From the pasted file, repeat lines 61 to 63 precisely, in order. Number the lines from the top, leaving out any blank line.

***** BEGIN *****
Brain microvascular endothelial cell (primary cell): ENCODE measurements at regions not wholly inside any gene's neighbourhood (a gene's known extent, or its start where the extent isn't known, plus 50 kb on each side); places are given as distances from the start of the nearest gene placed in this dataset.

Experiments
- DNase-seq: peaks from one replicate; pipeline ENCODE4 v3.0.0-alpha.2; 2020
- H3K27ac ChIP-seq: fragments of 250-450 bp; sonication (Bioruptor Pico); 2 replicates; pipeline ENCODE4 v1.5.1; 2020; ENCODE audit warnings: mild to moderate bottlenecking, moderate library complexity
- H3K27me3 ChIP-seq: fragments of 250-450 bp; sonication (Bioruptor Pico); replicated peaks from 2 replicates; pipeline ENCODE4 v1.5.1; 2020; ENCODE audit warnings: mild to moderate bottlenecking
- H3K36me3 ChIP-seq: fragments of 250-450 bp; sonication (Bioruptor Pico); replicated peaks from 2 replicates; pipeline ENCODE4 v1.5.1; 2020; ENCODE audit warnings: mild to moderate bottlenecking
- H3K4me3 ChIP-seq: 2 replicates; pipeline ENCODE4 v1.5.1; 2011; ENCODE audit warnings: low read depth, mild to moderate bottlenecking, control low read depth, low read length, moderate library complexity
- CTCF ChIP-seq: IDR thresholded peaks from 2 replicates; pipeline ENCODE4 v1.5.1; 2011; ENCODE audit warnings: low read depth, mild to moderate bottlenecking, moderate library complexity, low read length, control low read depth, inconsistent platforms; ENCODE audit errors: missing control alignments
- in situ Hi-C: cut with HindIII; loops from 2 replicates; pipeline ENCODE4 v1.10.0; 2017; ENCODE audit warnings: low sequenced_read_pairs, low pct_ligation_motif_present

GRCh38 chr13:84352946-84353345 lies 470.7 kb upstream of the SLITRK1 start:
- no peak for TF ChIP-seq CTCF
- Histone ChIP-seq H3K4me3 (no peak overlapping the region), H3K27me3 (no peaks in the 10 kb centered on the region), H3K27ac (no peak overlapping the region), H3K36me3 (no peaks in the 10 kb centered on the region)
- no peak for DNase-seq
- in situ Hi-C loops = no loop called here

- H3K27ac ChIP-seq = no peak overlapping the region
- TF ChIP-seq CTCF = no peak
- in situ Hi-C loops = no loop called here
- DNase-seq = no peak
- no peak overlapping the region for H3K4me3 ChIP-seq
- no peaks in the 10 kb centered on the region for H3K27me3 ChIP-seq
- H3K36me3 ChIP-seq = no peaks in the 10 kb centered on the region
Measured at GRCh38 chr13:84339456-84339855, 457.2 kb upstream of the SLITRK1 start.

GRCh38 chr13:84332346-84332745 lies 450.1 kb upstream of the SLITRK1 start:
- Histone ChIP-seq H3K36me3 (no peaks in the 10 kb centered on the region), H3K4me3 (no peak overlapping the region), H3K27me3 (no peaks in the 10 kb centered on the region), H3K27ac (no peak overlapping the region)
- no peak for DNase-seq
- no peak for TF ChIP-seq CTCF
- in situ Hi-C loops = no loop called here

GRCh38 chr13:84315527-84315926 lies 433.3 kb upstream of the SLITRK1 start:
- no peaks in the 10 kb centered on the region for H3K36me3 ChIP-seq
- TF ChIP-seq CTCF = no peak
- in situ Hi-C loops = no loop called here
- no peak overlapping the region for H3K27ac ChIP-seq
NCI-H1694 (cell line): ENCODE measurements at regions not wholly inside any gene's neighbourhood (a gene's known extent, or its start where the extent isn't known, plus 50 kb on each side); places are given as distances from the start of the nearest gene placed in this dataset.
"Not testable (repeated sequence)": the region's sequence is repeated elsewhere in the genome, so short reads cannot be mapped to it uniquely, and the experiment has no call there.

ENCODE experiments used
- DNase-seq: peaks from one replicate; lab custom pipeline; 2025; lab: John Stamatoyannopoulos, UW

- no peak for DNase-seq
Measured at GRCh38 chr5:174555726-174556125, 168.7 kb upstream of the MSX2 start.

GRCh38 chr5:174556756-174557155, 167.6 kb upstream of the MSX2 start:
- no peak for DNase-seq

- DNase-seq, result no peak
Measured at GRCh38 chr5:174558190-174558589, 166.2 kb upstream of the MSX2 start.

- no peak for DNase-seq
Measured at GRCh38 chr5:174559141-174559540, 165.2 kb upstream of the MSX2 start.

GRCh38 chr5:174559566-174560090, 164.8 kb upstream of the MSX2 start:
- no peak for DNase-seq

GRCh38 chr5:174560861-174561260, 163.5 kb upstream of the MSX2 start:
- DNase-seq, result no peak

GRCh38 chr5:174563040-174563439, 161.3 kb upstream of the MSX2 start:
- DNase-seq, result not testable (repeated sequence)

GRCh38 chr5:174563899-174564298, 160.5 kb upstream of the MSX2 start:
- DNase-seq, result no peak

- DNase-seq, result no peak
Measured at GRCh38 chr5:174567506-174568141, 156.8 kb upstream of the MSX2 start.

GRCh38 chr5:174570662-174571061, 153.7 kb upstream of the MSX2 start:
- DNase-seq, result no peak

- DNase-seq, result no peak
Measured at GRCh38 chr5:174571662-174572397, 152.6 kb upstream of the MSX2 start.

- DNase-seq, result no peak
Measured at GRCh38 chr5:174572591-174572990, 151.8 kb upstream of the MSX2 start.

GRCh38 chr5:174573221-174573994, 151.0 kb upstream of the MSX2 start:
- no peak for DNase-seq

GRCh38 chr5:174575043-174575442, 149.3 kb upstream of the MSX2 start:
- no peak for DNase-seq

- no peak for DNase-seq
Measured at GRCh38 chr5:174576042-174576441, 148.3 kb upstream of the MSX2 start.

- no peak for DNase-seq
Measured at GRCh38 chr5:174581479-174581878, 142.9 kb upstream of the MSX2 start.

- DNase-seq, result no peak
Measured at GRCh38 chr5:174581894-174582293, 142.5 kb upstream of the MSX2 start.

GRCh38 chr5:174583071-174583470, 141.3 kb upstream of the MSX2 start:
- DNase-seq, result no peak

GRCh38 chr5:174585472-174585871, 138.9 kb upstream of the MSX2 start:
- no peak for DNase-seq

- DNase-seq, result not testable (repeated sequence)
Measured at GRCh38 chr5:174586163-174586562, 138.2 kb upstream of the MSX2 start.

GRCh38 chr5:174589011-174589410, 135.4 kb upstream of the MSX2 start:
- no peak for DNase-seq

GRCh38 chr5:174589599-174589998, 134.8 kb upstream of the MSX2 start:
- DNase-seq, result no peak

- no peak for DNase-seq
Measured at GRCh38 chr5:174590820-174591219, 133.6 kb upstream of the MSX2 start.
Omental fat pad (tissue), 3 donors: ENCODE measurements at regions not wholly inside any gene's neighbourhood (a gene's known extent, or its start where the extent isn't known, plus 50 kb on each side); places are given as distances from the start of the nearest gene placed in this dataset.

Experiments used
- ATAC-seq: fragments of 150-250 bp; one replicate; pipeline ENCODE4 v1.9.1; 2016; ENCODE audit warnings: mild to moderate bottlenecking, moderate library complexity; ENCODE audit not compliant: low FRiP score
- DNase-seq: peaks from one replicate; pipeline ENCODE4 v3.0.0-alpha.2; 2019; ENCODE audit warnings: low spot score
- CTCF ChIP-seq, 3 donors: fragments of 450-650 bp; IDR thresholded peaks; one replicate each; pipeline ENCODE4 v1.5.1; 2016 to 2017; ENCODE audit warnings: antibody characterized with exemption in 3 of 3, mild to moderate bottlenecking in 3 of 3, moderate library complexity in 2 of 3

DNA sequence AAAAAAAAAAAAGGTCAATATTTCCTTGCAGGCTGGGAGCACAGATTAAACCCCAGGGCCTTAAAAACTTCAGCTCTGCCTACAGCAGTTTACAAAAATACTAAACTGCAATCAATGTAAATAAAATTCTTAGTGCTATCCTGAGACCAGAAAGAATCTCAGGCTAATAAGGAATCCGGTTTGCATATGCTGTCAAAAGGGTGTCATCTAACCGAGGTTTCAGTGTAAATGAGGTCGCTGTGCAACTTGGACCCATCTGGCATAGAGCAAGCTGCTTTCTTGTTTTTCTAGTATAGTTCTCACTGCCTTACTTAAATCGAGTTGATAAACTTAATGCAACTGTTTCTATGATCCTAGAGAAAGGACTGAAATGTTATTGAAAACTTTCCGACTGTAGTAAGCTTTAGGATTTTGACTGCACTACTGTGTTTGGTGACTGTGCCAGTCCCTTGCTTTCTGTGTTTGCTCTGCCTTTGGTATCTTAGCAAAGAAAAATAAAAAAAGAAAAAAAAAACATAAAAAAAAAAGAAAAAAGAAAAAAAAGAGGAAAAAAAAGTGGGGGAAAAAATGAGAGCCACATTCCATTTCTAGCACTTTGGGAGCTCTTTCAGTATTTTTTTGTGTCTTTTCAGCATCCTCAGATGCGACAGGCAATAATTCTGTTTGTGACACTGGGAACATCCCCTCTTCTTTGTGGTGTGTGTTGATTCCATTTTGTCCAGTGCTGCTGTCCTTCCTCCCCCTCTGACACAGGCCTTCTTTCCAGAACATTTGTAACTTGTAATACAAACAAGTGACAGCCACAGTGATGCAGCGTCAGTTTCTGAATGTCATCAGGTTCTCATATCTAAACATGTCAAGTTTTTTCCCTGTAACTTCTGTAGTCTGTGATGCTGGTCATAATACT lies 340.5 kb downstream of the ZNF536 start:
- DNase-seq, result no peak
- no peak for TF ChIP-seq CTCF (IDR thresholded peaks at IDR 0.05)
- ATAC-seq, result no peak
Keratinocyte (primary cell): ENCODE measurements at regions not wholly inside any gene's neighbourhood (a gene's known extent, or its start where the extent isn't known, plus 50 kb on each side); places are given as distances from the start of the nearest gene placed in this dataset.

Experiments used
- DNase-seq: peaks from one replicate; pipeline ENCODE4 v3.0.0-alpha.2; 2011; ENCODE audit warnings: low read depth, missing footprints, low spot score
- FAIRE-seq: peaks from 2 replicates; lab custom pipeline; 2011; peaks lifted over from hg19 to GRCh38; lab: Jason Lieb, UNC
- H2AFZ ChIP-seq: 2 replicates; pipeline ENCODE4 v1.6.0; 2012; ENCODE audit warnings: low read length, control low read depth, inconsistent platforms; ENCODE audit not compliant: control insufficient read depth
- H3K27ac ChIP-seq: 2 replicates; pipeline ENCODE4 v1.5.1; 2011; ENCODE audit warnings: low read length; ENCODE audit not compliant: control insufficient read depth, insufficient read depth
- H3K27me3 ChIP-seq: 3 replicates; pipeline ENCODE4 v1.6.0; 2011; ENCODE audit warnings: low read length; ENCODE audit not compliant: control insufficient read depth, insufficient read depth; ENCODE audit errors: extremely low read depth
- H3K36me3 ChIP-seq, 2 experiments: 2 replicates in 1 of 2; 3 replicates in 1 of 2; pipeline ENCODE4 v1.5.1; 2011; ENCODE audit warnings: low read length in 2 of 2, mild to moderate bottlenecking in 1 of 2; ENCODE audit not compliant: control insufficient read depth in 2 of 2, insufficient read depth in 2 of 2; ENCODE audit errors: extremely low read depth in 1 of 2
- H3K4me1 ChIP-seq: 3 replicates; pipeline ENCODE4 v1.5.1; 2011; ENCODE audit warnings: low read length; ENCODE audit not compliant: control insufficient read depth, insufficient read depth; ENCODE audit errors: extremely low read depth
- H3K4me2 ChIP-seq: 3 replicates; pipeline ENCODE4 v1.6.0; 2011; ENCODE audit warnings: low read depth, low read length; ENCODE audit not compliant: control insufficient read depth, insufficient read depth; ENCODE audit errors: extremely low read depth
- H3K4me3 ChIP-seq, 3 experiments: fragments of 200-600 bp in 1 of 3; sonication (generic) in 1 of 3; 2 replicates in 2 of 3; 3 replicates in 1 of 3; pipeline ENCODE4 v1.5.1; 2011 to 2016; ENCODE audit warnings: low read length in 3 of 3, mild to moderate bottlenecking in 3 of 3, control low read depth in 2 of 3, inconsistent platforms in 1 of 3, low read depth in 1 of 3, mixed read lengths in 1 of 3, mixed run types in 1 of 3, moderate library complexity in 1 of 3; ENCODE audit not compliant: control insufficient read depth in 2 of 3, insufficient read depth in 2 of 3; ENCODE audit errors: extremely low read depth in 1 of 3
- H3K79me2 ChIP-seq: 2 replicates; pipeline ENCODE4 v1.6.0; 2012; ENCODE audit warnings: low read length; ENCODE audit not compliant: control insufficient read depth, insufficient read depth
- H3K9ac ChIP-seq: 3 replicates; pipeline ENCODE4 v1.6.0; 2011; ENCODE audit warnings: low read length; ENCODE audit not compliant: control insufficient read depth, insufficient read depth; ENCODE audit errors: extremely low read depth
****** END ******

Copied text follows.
GRCh38 chr5:174573221-174573994, 151.0 kb upstream of the MSX2 start:
- no peak for DNase-seq

GRCh38 chr5:174575043-174575442, 149.3 kb upstream of the MSX2 start: